The receptor binding domain (RBD) of the SARS-CoV-2 spike glycoprotein mediates viral attachment to ACE2 receptor, and is a major determinant of host range and a dominant target of neutralizing antibodies. Here we experimentally measure how all amino-acid mutations to the RBD affect expression of folded protein and its affinity for ACE2. Most mutations are deleterious for RBD expression and ACE2 binding, and we identify constrained regions on the RBD’s surface that may be desirable targets for vaccines and antibody-based therapeutics. But a substantial number of mutations are well tolerated or even enhance ACE2 binding, including at ACE2 interface residues that vary across SARS-related coronaviruses. However, we find no evidence that these ACE2-affinity enhancing mutations have been selected in current SARS-CoV-2 pandemic isolates. Our data will inform vaccine design and functional annotation of mutations observed during viral surveillance, and motivate future directions in molecular evolution and immunology of SARS-related coronaviruses.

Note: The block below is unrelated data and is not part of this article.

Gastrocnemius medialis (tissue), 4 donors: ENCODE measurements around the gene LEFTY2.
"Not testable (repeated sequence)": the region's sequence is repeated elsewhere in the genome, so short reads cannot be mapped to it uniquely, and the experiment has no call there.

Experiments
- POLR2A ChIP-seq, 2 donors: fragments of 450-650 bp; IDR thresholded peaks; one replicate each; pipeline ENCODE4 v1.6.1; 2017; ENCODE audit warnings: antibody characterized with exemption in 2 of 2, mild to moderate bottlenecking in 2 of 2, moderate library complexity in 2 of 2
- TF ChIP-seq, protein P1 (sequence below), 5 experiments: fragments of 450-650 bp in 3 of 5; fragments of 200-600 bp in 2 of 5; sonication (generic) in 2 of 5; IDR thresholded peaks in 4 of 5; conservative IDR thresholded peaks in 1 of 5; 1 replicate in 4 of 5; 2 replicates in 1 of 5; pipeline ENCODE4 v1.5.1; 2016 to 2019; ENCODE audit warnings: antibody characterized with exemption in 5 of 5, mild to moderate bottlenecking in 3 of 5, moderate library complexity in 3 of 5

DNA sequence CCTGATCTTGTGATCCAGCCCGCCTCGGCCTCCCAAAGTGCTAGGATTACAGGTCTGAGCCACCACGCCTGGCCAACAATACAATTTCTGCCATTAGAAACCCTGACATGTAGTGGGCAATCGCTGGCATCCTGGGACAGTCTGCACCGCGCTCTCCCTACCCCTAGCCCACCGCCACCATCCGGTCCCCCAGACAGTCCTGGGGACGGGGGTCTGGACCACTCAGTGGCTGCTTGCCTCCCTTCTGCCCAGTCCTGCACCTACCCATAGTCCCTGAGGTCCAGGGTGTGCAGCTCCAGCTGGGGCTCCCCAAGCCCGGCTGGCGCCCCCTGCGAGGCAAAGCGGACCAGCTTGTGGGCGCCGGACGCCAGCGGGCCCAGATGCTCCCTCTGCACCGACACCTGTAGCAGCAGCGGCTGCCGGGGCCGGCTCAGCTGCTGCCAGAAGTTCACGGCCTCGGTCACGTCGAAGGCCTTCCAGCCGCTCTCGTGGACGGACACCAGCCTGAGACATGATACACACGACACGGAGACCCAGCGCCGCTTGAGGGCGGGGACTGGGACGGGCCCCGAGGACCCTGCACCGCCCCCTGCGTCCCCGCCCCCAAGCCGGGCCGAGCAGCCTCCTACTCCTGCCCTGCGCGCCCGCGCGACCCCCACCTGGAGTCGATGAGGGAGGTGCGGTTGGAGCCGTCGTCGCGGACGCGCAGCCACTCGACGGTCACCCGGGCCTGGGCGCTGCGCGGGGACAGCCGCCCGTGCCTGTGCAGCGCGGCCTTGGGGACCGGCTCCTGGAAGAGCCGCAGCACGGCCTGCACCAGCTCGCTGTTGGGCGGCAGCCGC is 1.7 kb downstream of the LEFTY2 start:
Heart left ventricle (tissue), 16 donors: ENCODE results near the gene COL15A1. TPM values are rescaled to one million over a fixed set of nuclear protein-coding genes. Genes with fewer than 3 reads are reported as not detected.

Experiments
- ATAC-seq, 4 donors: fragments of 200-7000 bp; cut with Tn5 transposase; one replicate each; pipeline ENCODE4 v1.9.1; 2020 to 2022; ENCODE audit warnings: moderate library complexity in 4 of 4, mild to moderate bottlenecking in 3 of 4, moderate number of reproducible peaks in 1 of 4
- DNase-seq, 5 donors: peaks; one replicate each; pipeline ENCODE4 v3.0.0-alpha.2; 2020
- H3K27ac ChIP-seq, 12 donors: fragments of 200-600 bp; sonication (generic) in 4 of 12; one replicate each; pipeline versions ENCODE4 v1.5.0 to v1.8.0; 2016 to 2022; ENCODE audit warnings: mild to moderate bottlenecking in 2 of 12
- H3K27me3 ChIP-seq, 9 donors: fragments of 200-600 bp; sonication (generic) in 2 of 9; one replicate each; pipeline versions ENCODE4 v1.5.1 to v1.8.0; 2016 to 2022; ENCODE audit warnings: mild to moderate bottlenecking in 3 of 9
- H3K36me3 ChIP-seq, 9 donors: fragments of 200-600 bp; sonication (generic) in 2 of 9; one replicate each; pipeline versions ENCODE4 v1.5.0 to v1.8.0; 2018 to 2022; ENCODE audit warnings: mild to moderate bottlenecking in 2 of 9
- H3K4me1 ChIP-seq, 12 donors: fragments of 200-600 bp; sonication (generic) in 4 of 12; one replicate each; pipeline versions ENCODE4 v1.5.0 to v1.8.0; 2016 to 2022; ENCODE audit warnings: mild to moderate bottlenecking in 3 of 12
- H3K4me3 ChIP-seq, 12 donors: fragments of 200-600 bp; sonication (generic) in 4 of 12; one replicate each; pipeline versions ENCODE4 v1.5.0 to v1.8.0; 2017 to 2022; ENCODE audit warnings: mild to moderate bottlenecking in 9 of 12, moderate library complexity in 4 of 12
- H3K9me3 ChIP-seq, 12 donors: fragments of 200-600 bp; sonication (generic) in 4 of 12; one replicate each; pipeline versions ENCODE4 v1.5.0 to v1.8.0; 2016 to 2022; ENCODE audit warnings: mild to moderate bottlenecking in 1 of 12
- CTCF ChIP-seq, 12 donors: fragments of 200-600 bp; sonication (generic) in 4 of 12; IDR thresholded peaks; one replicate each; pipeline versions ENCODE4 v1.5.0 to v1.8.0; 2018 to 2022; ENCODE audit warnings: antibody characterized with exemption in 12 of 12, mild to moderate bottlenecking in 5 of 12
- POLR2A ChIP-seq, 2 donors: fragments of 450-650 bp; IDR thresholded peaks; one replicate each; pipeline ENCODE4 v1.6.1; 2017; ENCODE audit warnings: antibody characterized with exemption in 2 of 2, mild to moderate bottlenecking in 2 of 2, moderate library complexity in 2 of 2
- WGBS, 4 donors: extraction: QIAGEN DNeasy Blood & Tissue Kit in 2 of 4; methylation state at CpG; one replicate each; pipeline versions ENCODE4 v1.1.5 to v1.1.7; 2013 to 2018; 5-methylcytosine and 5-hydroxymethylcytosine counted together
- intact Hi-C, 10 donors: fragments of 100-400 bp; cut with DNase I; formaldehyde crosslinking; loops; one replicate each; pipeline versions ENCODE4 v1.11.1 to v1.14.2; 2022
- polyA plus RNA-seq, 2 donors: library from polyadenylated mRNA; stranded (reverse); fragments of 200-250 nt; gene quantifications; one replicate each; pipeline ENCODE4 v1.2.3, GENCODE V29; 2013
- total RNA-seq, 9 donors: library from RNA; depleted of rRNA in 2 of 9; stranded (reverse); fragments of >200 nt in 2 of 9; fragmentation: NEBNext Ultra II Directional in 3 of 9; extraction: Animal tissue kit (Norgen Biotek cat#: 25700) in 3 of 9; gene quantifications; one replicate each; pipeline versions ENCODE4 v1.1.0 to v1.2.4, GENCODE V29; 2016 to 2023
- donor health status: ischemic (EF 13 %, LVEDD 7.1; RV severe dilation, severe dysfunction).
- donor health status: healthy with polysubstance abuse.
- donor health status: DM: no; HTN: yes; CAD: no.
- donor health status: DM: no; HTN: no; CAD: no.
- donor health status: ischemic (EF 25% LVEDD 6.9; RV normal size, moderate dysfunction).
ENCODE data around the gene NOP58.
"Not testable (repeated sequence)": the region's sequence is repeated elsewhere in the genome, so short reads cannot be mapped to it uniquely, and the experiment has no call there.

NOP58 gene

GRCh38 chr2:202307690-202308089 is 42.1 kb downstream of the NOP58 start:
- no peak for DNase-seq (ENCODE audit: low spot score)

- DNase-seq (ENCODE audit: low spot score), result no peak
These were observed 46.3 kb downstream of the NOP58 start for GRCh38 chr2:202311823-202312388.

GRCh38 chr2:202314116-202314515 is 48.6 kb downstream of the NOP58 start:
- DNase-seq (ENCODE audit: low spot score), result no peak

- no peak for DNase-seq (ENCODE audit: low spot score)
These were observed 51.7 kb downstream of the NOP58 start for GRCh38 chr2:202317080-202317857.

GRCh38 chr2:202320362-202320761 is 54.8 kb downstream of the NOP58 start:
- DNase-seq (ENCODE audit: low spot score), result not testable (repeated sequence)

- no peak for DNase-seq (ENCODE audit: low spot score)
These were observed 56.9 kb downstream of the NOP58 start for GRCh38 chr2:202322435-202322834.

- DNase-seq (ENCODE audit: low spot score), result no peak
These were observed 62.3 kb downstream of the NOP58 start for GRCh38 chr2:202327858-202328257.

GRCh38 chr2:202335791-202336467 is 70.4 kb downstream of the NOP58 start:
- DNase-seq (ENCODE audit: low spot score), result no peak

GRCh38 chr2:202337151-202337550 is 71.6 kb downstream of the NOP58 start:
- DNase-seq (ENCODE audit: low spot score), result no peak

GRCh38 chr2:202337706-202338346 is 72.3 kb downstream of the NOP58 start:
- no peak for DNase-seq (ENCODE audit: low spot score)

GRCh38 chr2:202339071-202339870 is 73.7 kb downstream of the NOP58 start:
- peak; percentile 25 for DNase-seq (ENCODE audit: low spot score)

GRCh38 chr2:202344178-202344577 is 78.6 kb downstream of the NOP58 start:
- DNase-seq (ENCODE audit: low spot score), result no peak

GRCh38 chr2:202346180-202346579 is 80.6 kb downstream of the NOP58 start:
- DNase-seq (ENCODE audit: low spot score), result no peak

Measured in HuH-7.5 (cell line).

1. Define deep mutational scanning and its use in understanding protein function and evolution
2. Interpret patterns of mutational tolerance in light of SARS-CoV-2 functional and antigenic evolution
3. Describe patterns of circulating genetic variation in SARS-CoV-2